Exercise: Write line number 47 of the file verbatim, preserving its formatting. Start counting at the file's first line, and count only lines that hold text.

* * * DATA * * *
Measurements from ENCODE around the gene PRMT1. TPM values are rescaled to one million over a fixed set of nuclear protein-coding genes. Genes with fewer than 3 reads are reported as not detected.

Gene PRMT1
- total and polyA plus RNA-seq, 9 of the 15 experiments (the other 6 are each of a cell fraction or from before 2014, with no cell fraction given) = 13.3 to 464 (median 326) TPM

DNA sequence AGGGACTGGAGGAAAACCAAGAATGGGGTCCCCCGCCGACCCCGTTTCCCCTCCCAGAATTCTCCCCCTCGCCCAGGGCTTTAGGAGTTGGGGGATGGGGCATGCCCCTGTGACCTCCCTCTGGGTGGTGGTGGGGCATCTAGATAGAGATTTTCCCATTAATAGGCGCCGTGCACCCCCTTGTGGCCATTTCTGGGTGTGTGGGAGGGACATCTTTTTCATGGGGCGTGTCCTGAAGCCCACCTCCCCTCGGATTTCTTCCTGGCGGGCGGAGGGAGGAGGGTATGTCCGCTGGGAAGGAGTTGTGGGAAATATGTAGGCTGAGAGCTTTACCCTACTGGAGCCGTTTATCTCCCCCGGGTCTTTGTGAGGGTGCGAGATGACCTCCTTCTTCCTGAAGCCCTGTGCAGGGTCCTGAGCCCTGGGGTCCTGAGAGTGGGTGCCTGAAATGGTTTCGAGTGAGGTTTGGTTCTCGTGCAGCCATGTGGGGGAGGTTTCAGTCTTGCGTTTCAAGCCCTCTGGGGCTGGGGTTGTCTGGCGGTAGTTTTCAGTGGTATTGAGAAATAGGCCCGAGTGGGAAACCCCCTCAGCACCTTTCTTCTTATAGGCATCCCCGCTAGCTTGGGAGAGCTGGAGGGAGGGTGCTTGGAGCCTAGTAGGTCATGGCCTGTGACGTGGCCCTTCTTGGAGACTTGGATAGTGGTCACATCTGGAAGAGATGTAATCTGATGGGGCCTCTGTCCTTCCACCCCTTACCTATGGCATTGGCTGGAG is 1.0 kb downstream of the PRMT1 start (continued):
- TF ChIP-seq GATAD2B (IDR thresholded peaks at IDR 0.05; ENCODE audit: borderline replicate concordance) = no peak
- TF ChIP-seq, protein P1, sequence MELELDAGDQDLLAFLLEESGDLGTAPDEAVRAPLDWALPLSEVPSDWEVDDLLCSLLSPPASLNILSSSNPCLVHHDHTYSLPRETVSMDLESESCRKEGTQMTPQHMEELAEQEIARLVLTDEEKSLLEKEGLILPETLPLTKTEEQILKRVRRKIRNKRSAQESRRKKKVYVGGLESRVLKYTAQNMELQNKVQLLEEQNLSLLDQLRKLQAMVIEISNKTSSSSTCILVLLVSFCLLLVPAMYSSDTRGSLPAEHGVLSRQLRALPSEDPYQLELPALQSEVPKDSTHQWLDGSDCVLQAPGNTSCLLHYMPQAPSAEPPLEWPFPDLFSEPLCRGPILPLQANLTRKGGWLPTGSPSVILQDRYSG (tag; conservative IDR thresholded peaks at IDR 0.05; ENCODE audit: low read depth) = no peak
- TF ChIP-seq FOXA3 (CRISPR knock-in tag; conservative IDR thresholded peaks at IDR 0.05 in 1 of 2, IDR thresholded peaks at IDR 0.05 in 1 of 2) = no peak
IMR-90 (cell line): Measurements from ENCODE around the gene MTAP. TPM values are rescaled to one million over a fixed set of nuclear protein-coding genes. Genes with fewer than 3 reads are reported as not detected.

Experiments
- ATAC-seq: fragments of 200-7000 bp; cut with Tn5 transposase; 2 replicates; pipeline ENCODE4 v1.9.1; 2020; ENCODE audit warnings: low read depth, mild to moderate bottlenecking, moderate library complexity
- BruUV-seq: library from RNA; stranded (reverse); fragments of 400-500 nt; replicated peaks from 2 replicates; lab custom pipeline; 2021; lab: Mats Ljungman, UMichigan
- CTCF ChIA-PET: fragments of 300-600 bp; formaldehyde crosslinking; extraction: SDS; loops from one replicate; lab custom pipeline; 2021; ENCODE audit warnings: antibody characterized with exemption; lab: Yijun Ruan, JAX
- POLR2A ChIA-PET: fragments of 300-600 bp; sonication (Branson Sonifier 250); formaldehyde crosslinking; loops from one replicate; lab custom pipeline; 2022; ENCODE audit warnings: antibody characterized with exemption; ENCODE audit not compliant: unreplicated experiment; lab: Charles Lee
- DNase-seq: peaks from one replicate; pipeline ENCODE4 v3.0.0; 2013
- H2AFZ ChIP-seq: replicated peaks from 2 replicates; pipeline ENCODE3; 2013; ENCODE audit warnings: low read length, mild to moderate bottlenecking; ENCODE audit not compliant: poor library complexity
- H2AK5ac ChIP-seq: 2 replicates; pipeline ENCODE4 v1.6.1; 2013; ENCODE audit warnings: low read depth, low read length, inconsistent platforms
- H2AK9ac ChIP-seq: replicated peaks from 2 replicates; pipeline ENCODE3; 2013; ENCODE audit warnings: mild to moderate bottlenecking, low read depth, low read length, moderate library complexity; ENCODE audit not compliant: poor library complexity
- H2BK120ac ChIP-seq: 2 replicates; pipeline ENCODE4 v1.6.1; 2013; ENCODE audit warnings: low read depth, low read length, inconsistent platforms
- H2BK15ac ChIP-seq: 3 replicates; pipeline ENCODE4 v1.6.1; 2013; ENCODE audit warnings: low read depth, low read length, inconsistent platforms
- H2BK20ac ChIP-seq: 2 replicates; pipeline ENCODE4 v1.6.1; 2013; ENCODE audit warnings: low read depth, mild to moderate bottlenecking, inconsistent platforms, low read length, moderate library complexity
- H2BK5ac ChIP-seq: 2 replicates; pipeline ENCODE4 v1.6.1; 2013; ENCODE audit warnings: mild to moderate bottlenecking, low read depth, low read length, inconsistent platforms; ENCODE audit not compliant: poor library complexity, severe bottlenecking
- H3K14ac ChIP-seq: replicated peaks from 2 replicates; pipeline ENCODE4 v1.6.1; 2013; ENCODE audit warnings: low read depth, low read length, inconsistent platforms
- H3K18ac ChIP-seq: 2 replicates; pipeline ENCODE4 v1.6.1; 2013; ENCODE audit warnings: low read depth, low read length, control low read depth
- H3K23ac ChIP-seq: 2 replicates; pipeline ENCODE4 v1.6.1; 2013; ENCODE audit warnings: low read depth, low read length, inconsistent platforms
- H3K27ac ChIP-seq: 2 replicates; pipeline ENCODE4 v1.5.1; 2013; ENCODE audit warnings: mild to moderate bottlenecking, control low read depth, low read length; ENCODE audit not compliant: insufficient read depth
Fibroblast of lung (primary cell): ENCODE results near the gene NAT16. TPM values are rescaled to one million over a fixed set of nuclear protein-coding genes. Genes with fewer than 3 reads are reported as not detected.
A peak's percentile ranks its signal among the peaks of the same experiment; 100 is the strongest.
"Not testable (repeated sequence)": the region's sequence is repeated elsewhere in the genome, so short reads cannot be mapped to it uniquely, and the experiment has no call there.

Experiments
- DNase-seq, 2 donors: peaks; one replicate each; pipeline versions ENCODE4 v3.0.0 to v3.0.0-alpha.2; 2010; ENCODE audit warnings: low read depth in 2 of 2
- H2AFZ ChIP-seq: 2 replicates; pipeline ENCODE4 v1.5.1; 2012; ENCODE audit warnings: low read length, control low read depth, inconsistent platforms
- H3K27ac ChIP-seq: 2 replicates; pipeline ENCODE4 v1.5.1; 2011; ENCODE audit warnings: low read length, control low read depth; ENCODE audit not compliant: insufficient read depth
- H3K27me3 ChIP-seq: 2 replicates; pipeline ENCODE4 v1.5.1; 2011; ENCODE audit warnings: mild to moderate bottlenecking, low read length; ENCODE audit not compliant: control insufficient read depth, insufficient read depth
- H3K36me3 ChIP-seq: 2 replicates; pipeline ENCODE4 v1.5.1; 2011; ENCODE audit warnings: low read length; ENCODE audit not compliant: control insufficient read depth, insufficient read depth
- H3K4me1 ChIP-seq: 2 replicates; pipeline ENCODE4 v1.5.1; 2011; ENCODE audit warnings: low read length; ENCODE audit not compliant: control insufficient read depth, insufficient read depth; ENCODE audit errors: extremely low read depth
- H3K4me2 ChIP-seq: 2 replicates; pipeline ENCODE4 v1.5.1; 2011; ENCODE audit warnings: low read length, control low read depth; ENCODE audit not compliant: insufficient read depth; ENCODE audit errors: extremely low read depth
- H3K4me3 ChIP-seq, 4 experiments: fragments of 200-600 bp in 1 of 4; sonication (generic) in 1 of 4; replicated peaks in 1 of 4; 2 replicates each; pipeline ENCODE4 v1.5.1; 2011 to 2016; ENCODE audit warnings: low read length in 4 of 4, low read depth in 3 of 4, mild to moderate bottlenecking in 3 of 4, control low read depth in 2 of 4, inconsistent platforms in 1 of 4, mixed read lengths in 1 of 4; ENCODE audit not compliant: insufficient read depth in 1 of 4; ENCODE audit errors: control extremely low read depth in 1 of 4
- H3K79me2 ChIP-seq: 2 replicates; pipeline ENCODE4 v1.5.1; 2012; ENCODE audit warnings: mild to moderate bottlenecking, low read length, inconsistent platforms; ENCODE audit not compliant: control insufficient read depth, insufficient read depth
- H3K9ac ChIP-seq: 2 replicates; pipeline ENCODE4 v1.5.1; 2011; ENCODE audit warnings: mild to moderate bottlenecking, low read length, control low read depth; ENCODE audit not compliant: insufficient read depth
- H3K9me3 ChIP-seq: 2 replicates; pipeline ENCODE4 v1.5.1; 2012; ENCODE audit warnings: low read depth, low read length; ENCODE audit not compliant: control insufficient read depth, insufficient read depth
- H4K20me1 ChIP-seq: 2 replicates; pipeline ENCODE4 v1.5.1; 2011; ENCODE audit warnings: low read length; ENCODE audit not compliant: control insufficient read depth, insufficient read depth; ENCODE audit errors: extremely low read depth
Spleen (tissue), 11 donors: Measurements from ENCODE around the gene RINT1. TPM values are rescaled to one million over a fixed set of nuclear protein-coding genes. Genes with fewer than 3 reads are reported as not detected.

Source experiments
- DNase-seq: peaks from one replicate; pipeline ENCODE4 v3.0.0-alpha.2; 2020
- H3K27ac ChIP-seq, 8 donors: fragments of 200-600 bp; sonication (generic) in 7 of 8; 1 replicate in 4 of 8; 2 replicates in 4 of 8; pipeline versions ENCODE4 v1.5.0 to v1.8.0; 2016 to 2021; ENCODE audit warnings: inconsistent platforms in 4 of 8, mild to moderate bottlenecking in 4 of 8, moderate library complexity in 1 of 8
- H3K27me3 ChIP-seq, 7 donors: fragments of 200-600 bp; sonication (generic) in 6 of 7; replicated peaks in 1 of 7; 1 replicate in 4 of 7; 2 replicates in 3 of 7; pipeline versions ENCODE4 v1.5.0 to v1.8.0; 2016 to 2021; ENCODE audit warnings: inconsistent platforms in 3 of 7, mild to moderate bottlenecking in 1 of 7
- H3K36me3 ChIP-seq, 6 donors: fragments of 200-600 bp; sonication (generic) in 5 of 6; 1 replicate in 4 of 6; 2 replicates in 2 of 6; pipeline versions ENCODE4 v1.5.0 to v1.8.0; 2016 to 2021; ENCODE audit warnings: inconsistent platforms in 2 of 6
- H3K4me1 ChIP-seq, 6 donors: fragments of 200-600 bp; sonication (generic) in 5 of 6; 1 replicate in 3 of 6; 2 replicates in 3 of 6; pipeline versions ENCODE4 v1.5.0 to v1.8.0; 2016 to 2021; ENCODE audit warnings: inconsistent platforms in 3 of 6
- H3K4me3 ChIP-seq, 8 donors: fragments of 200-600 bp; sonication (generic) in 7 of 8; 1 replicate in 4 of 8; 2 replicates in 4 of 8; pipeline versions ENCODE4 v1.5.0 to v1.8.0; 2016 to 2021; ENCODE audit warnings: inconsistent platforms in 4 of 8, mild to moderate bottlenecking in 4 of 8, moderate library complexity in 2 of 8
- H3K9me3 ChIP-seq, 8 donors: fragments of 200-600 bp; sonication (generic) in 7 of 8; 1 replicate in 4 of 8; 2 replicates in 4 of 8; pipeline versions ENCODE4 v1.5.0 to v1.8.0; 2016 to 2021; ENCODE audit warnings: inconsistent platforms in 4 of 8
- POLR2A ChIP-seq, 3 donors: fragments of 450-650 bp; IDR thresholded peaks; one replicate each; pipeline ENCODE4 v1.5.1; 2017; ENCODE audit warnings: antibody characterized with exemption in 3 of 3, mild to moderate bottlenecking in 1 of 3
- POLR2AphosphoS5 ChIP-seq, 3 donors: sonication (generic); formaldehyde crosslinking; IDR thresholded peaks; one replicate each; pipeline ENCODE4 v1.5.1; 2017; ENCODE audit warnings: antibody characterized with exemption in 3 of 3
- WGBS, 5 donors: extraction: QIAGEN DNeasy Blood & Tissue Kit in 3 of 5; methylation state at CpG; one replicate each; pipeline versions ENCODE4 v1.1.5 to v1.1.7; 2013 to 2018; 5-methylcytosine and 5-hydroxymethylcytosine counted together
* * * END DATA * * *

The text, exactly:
- H3K36me3 ChIP-seq, 6 donors: fragments of 200-600 bp; sonication (generic) in 5 of 6; 1 replicate in 4 of 6; 2 replicates in 2 of 6; pipeline versions ENCODE4 v1.5.0 to v1.8.0; 2016 to 2021; ENCODE audit warnings: inconsistent platforms in 2 of 6